Thirdly, when we talk about specific incidents, we should be mindful that we are talking about the impacts not only on staff but on our children and young people. As a former teacher, I always think about that when it comes to responding to incidents.
We politicians must be careful not to use specific examples to form policy. That is why, in my initial response to Jamie Greene, I talked about the national evidence base. That evidence was last gathered in 2016 and has not, as a result of the pandemic, been updated. A number of weeks ago, I asked for an update on it, but I will not be able to access the data until the autumn. At that time, I will share with the Parliament the updated national picture on behaviour in our schools.
I say with respect to the cabinet secretary that the problem with that response is that 75,000 is not a “few” incidents. The incident that I mentioned is not unique or isolated. Such incidents are in the tens of thousands.
If the cabinet secretary does not believe me, she should listen to the Educational Institute of Scotland, which represents a body of teachers. Its former president, Heather Hughes, said:
“Violent incidents are happening more and more in our schools because the young people and teachers are not getting the support they need”.
It is nothing whatsoever to do with Covid. Heather Hughes said that a year ago.
The reality is that teachers are at their wits’ end. They should not be afraid to go to work in the morning. I agree that other pupils and young people have to bear the brunt, in disruption to their learning and their wider school experience.
I am afraid to say that the cabinet secretary is just one of many education ministers who has promised action on the matter. To say that it is just a matter for individual schools or councils simply does not wash any more; it is a national problem, which requires a national solution. When, therefore, will there be a comprehensive plan from the Government to deal with the rising violence in our schools?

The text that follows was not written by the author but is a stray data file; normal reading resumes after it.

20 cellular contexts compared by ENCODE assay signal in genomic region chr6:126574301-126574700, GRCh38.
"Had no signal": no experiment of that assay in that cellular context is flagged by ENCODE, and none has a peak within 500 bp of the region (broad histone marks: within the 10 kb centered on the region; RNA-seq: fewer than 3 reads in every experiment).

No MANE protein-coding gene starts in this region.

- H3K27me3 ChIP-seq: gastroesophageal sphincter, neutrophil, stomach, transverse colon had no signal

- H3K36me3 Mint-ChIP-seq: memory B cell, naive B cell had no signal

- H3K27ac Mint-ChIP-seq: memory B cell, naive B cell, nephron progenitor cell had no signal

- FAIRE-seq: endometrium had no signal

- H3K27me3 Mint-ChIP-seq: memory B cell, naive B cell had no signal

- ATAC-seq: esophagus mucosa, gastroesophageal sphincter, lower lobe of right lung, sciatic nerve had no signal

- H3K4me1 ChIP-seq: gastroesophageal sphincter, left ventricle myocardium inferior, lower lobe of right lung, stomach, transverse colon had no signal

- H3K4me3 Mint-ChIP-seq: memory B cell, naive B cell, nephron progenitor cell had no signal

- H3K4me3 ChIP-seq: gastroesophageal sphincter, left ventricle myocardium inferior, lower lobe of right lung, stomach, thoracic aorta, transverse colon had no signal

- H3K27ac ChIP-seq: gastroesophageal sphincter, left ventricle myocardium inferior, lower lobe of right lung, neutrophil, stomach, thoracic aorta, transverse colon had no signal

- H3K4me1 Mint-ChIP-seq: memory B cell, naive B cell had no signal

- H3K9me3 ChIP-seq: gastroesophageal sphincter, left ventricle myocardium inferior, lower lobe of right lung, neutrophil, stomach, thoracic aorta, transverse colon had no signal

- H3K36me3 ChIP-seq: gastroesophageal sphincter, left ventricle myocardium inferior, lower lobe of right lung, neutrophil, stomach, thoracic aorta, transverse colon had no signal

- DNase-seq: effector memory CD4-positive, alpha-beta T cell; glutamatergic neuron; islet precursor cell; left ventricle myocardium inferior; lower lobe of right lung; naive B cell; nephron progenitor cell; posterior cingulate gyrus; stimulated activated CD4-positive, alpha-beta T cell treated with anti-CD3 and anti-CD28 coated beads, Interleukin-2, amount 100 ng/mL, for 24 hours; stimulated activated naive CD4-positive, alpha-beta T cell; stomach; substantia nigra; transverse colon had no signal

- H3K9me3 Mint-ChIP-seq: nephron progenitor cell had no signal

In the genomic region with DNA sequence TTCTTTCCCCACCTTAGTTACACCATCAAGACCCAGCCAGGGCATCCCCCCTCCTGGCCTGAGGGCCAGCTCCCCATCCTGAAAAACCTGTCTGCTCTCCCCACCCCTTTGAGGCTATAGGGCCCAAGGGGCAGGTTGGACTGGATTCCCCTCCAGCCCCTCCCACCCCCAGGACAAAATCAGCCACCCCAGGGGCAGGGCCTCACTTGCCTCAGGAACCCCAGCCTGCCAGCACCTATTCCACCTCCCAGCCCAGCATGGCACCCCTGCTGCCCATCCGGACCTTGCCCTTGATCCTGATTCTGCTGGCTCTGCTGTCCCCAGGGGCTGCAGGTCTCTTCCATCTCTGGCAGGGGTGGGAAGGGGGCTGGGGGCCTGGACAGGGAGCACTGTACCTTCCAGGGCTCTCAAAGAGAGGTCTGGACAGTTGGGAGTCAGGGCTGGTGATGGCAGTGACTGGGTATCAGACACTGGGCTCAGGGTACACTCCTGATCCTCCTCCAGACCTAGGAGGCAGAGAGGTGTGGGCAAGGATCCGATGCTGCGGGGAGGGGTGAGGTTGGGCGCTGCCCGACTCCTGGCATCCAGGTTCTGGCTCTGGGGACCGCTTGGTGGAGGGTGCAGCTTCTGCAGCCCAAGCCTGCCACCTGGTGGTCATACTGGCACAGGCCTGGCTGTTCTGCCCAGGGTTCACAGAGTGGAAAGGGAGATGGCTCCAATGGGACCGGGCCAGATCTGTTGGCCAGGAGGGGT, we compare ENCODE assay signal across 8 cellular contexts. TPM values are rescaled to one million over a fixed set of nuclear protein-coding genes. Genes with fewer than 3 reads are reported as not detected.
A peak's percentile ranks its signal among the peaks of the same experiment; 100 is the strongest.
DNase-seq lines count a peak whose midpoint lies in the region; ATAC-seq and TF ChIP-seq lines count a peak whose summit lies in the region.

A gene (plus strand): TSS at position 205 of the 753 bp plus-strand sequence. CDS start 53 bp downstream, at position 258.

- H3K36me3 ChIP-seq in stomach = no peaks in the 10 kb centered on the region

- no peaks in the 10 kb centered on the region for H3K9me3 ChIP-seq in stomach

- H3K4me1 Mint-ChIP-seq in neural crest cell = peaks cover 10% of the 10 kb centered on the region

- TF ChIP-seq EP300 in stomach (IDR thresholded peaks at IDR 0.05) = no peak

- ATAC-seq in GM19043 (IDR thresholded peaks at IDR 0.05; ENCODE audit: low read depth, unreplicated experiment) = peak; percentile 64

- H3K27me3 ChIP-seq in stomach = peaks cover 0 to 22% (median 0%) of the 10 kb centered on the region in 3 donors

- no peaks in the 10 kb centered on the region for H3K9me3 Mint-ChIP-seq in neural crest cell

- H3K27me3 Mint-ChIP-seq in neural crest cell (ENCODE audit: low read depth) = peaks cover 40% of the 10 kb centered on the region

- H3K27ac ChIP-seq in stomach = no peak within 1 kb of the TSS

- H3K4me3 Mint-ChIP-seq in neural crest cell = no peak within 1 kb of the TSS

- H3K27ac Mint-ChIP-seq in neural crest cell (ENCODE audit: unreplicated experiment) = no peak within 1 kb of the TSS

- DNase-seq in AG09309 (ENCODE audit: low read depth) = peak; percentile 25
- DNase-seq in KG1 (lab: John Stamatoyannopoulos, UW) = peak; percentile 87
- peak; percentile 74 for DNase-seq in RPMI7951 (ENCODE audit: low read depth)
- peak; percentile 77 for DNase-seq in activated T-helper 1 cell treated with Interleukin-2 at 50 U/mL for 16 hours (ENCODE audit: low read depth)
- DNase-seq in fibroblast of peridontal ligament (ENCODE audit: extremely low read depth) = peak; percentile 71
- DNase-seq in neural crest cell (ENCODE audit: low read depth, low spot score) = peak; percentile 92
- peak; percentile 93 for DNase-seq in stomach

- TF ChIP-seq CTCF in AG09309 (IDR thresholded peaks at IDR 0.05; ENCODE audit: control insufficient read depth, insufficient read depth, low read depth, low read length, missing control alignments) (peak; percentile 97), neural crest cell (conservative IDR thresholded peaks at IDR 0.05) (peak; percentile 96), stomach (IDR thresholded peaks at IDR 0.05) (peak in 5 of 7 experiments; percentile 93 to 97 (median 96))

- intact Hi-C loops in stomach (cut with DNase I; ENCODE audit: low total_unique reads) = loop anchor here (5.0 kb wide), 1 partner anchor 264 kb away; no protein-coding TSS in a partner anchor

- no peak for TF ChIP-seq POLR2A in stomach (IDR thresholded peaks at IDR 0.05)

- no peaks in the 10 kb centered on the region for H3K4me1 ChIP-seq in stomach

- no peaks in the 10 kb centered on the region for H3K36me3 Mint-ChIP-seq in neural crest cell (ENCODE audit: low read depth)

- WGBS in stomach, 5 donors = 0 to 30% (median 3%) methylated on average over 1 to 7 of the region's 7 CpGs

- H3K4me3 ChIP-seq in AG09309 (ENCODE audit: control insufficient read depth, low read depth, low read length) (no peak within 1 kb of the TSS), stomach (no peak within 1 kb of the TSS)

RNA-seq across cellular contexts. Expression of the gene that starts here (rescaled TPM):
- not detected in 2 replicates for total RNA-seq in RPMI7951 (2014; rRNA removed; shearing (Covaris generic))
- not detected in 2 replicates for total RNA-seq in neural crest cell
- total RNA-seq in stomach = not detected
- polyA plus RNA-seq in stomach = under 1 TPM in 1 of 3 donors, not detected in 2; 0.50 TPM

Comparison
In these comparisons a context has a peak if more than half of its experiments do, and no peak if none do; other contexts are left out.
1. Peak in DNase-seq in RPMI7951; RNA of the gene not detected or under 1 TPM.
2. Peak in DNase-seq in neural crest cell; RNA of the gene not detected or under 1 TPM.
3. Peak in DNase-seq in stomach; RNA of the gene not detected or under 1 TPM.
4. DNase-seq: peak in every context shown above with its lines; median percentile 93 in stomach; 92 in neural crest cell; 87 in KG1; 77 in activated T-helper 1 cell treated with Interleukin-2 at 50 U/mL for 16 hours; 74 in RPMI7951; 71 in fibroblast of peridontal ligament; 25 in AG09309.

Jamie Greene cited evidence from the EIS. Of course, I am a former member of the EIS, so I recognise its views on the subject and have already spoken to it on the matter. If Jamie Greene had listened to any of the interviews that I have given or to my comments on the culture in our schools, he would know that the issue is at the forefront of my mind in respect of recognising how the Government can respond.
However, my point to Jamie Greene is that local authorities have a statutory responsibility to deliver education in our schools at local level; therefore, they, too, have responsibility in responding to extreme events. When extreme events occur in our schools—I accept that they occur, although they are not the norm, in my experience—it is important that local authorities support their staff and their young people in responding to them. I am working with COSLA on that. In my initial response, I outlined the action that I am taking with COSLA, in relation to SAGRABIS and in relation to the behaviour in Scottish schools—[Interruption.]
Stephen Kerr is heckling from a sedentary position. I have to say that he probably would not have been able to do that in my classroom. Nonetheless, I have outlined my plan—[Interruption.]
I was going to go on to talk about promoting positive behaviour, so I look to the Conservative members in hope and with encouragement that they, too, respond to that call.
More seriously however, I say that there is a request and a call to action to the Government, but there is also the point that I made to the teaching unions at the weekend about the call to the teaching workforce to tell me what they think will work in our schools. I do not—neither as cabinet secretary nor as a former teacher—claim to have all the answers on that. The teaching workforce knows exactly what it needs in terms of the support and guidance that we provide for teachers in schools. We can provide some of that at the national level but, actually, our local authority partners will be key to tackling the issue.
It is right that the local authorities have responsibility in the matter, but interpretation of what is a violent incident varies across Scotland. That means that bringing together statistics will be almost impossible; that responsibility surely rests with the Government.
The Management of Health and Safety at Work Regulations 1999 state that employers must carry out risk assessments
“to protect employees from exposure to reasonably foreseeable violence.”